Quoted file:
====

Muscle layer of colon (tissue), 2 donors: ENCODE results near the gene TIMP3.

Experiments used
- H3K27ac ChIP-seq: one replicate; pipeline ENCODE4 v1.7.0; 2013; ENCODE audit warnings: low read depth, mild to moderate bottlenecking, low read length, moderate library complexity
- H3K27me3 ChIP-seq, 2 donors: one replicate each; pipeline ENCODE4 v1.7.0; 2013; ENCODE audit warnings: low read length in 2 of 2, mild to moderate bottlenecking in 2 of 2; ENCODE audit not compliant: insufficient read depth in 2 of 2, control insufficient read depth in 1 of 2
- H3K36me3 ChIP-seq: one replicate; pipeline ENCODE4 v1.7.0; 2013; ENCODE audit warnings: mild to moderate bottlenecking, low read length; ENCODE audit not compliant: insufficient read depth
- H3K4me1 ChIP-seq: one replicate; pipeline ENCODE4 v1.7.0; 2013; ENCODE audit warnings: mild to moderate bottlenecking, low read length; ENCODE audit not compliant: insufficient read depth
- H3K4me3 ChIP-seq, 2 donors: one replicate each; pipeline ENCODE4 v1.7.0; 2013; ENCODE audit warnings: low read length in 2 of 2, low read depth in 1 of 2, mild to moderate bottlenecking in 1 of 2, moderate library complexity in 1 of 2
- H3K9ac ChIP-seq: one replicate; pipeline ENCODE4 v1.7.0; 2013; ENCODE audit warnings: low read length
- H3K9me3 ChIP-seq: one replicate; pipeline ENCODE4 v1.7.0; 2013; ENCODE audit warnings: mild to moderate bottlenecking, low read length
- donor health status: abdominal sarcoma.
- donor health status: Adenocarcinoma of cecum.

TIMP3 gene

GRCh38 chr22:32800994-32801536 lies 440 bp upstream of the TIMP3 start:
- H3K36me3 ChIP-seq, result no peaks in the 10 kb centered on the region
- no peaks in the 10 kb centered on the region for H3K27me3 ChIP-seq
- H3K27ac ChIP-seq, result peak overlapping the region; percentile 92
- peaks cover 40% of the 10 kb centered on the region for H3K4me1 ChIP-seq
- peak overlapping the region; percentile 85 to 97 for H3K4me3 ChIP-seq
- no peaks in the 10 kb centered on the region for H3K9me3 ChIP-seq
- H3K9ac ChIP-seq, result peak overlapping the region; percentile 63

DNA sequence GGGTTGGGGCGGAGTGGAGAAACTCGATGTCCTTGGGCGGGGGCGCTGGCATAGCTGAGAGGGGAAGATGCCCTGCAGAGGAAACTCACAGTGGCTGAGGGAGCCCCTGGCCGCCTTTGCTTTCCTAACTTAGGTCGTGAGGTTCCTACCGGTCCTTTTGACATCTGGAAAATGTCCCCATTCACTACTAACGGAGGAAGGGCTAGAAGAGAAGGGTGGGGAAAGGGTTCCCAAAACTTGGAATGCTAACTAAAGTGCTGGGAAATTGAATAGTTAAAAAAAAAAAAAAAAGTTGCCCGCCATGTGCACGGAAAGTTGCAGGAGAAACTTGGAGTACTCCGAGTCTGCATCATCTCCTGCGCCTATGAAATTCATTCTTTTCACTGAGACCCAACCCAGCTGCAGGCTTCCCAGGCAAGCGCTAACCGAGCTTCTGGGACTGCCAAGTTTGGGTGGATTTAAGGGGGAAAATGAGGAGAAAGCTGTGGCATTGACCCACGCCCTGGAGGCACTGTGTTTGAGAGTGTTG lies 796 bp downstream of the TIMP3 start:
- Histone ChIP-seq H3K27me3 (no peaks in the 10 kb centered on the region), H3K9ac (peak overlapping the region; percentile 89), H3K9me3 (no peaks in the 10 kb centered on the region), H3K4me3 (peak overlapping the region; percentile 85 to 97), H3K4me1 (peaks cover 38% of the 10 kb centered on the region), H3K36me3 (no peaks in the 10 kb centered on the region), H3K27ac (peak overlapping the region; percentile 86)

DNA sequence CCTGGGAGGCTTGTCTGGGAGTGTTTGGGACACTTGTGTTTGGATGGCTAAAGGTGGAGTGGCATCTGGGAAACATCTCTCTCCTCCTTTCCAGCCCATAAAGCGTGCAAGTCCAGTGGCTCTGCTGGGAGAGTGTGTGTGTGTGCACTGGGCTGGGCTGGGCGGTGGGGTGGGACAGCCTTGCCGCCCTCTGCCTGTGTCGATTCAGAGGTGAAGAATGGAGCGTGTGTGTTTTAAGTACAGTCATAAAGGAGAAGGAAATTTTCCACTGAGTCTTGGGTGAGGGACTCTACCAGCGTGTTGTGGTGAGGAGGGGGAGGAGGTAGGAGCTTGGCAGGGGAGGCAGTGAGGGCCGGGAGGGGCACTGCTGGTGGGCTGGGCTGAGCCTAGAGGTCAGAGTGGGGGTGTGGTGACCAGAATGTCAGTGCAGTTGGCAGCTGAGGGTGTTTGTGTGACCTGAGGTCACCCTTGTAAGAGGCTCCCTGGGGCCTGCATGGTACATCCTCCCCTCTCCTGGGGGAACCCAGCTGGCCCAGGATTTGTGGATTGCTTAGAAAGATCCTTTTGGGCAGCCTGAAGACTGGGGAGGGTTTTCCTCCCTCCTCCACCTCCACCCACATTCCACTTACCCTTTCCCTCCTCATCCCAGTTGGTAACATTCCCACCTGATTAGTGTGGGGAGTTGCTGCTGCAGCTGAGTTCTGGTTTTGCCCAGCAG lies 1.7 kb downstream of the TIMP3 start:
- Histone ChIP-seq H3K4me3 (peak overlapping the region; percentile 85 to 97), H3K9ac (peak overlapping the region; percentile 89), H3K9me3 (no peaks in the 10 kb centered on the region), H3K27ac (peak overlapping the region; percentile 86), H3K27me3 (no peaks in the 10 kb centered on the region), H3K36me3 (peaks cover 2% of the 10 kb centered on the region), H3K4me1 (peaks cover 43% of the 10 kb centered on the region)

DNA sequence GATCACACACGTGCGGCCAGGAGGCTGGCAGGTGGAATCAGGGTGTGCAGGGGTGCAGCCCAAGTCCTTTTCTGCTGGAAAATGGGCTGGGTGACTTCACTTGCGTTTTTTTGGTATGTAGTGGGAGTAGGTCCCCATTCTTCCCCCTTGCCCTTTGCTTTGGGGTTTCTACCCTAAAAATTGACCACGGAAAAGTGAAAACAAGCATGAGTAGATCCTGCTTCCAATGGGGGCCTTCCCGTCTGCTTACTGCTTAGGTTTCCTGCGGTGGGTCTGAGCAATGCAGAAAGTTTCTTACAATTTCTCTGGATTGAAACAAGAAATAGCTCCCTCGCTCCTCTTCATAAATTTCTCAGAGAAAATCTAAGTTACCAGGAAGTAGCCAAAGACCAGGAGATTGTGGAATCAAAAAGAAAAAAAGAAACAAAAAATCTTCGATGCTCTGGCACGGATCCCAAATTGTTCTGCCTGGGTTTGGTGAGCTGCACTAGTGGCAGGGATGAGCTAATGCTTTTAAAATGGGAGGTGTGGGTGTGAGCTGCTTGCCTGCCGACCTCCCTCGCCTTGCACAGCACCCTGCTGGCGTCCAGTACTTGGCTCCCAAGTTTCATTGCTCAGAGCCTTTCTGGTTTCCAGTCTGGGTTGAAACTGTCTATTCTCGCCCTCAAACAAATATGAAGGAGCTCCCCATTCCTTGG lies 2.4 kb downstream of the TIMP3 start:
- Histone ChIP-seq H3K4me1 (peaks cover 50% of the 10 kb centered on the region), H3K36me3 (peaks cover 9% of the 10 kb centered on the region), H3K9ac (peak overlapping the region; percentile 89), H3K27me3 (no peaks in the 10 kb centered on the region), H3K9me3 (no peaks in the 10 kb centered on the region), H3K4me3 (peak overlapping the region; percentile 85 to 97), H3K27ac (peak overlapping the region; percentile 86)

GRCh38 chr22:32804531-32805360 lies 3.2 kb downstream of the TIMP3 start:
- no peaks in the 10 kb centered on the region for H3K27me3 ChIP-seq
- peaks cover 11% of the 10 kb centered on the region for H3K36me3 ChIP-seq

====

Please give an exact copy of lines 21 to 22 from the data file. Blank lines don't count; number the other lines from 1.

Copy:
DNA sequence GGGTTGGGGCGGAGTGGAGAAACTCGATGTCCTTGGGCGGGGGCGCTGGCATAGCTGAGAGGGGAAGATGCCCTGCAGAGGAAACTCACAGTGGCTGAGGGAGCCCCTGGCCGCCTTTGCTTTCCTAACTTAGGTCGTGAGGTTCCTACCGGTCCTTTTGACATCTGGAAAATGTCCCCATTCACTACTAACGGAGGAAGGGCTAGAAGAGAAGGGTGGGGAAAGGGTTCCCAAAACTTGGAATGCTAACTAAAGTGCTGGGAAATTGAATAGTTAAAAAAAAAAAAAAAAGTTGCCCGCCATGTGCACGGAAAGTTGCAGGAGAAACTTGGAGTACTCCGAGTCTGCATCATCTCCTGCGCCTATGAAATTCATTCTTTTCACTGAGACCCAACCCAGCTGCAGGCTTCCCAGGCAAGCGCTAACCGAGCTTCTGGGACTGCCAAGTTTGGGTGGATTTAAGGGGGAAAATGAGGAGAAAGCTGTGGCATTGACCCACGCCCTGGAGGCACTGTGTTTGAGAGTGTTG lies 796 bp downstream of the TIMP3 start:
- Histone ChIP-seq H3K27me3 (no peaks in the 10 kb centered on the region), H3K9ac (peak overlapping the region; percentile 89), H3K9me3 (no peaks in the 10 kb centered on the region), H3K4me3 (peak overlapping the region; percentile 85 to 97), H3K4me1 (peaks cover 38% of the 10 kb centered on the region), H3K36me3 (no peaks in the 10 kb centered on the region), H3K27ac (peak overlapping the region; percentile 86)